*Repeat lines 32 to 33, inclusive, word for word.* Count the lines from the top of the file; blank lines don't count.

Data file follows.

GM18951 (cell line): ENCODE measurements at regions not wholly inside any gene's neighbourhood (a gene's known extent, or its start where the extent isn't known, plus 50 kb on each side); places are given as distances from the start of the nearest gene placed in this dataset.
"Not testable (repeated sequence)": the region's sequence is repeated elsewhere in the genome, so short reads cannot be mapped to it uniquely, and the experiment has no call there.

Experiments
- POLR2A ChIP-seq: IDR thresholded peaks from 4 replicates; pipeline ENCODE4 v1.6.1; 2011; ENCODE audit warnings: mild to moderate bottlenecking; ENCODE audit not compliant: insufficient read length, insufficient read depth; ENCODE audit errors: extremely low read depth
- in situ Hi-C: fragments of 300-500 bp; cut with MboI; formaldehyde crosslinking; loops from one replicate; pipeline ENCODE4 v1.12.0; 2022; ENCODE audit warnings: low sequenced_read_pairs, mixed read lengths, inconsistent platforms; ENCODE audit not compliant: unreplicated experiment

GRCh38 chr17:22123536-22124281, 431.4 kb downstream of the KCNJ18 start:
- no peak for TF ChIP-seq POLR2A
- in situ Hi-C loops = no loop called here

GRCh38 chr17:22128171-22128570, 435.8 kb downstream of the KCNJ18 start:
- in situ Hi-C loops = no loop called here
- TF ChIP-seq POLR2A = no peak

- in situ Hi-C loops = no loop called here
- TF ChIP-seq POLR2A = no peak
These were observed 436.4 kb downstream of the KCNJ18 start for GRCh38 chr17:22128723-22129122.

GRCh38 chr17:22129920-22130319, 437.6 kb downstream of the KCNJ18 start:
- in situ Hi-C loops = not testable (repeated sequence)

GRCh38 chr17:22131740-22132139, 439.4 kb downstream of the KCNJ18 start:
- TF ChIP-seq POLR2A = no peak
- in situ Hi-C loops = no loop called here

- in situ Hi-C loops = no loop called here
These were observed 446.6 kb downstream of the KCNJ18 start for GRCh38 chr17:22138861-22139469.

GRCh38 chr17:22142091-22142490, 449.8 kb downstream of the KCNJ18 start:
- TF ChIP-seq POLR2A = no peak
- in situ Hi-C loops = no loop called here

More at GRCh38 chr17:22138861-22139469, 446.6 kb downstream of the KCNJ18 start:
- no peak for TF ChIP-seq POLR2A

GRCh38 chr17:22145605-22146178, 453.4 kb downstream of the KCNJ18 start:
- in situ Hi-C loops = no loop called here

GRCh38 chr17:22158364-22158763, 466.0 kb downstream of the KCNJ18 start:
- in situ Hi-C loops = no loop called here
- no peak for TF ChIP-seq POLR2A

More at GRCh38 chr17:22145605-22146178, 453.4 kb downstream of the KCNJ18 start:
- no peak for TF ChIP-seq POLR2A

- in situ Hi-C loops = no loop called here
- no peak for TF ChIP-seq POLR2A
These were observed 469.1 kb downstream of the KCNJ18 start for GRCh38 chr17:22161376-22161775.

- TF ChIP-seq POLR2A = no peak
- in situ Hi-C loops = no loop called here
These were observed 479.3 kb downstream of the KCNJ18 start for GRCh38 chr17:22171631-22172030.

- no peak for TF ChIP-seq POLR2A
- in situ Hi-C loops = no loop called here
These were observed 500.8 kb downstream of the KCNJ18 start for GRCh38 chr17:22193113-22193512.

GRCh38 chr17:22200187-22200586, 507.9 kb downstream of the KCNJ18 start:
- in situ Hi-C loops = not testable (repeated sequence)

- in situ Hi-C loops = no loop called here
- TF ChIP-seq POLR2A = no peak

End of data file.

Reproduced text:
More at GRCh38 chr17:22145605-22146178, 453.4 kb downstream of the KCNJ18 start:
- no peak for TF ChIP-seq POLR2A